Before I get very far into this at all, let me point out that there is no easy answer to the problem of undocumented immigrants or illegal aliens, depending on which side of the issue you choose. We can’t simply open our national borders and let everyone in who wants to come in, but we also can’t simply deport 12 million people. The correct legislative solution, obviously, lies somewhere in the middle, but to find it we’d have to have a vibrant middle in our political spectrum, and that’s pretty well lacking these days.

But I’m more interested in what this debate reveals about us. According to statistics from a Pew Research project, about 74% of the immigrants who are here illegally are of Mexican or other Latin American origin. That means that 26% of the immigrants, or over 3 million people, are non-Hispanic. Funny though, when the pundits bloviate about “illegal immigrants”, you never hear them talking about Romanians or Somalis or Cambodians. Nope, it’s always “those folks coming across the border”, and they don’t mean renegade Canadians, eh?

So is there a racial component to this issue? Naturally. Of course, it’s also true that if roughly 3 million of these immigrants are non-Hispanic, the other 9 million are Hispanic, and so the large majority of the people in question are in fact of Hispanic origin. So there’s some justification for focusing the debate on Hispanic immigrants – but nearly all prejudices have some tenuous connection to reality (or at least reality as it’s perceived by those harboring the prejudices).

But what we have here is another set of categorizations. We have constructed a “them”, in opposition to the “we” that is us, us being those folks who were made in America, and them being everyone else. And when we set up “us” and “them” categories, you know what the next step is: We good, they bad. Yes, it’s the old nasty collective shadow projection rearing its ugly unintegrated head once again. (Click on this link for a prior posting about the shadow concept as it relates to homosexuals and Brokeback Mountain.)

So as long as there’s a “them” over there that we can differentiate from the “us” here, we can project all kinds of badness onto “them”. It’s much more convenient to group folks into categories when we can find some obvious distinguishing characteristics to use in our taxonomy. Thus the emphasis on Hispanic immigrants – they all speak a certain, other language, one that is not ours. There are other inaccurate distinguishing characteristics that are often employed – cuisine, job types, etc. – but we’ll leave those aside for the moment.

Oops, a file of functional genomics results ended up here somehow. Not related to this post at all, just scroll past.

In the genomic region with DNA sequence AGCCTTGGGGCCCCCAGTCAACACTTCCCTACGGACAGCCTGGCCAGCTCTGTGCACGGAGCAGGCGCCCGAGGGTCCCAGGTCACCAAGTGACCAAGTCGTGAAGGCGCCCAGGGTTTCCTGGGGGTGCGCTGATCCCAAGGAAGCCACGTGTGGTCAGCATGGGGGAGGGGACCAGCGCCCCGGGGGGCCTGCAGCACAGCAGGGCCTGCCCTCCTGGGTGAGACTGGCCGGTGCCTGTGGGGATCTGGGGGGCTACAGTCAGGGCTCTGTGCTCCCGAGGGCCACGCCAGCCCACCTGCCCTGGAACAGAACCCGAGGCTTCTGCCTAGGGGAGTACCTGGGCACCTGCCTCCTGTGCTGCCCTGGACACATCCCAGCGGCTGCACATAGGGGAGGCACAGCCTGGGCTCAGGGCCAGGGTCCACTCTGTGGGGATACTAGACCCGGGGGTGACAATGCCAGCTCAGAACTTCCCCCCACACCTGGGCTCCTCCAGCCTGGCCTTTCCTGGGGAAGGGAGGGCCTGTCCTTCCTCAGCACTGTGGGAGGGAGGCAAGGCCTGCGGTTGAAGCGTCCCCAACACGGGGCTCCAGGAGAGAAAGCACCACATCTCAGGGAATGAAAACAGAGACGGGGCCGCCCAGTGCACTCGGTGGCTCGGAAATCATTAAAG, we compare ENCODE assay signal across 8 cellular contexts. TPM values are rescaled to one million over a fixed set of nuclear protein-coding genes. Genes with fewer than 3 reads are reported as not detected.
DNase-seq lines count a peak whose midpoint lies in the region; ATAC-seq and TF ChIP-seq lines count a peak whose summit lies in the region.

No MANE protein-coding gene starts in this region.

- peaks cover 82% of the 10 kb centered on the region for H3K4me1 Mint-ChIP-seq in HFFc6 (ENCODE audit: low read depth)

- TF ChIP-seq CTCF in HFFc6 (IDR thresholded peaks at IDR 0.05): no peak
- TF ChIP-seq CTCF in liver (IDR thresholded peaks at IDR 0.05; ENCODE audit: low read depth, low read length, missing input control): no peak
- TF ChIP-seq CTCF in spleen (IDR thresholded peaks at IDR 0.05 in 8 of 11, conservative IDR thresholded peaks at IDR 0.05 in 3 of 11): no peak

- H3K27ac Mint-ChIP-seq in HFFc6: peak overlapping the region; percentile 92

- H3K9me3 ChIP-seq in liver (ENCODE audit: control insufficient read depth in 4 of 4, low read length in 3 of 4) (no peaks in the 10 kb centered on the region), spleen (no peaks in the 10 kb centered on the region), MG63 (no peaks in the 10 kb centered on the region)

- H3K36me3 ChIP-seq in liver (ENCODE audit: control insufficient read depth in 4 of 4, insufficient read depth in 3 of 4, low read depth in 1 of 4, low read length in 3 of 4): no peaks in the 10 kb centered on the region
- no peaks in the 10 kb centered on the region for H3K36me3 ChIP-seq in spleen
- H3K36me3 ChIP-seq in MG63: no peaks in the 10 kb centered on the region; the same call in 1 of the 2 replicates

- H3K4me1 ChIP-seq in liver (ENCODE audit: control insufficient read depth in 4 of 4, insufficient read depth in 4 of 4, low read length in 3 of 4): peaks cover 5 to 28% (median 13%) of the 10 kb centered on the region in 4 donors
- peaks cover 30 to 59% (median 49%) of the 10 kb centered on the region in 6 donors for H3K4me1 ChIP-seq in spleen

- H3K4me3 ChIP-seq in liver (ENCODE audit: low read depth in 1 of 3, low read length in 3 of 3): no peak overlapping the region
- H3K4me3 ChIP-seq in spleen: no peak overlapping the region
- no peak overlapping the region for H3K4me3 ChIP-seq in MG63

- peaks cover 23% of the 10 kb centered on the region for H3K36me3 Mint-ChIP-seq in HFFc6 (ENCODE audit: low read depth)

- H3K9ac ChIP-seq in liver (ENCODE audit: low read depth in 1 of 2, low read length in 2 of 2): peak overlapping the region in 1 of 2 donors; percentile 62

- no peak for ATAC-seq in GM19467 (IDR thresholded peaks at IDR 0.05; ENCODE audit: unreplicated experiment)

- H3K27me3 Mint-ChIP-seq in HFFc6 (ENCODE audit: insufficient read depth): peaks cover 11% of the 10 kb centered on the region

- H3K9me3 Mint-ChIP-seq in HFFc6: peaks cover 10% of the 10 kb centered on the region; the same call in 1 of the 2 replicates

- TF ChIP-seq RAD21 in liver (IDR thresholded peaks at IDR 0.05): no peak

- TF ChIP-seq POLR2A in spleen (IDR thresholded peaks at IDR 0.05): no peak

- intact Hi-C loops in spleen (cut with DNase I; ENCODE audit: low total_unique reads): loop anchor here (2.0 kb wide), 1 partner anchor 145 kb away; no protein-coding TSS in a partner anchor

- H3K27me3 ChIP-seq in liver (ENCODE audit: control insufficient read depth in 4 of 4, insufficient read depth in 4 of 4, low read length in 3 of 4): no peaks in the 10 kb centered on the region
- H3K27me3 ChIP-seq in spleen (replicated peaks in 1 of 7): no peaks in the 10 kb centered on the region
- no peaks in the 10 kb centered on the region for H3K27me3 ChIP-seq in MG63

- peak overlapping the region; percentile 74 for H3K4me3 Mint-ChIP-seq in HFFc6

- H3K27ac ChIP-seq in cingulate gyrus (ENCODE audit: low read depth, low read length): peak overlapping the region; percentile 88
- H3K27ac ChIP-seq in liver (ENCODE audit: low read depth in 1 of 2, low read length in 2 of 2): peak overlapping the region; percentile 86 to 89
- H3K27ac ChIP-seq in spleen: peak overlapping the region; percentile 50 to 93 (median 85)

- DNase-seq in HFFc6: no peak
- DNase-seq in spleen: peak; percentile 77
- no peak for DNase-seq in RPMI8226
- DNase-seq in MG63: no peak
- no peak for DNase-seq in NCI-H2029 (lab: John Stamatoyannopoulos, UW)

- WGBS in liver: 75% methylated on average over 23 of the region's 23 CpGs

But is the “us” really that different from the “them”? I know the argument – “My ancestors were immigrants, but they came here legally, and worked hard and played by the rules and made a better life for generations to come.” The flaws with that argument are obvious – immigration policy wasn’t the same back when your forebears made their way to our shores, and for that matter I’ll bet that one or two of the folks in your family tree probably did slip through Ellis Island without the proper documents. Oh, and if you trace your lineage back to the Mayflower? Well then, you were part of an invading force – or did the Indians stamp the Pilgrims’ passports and grant them extended work visas?

Here’s what really hacks me off about this issue – most, though not all, of the bloviators who are fiercely opposed to illegal immigration are also professing Christians. The last time I checked my Bible, there was a whole lot in there about welcoming the stranger, extending hospitality to the traveler among you, and allowing the refugee to settle in your land. Regardless of your position on immigration policy reform, it’s abundantly clear that if you call yourself a Christian, your moral duty is to welcome strangers in your midst and to offer hospitality to those you encounter.

Some legislators want to make it a crime to extend practical hospitality to immigrants who are in this country illegally. Does that mean my government wants to punish me for exercising my religion, since it’s my Christian duty to be hospitable? I don’t know what the correct legislative response to this issue is, but I can say what it’s not: It’s not one that locks up a priest for offering shelter and bread to a family, nor is it one that snatches a cup of cold water out of the hand of one who offers it to another.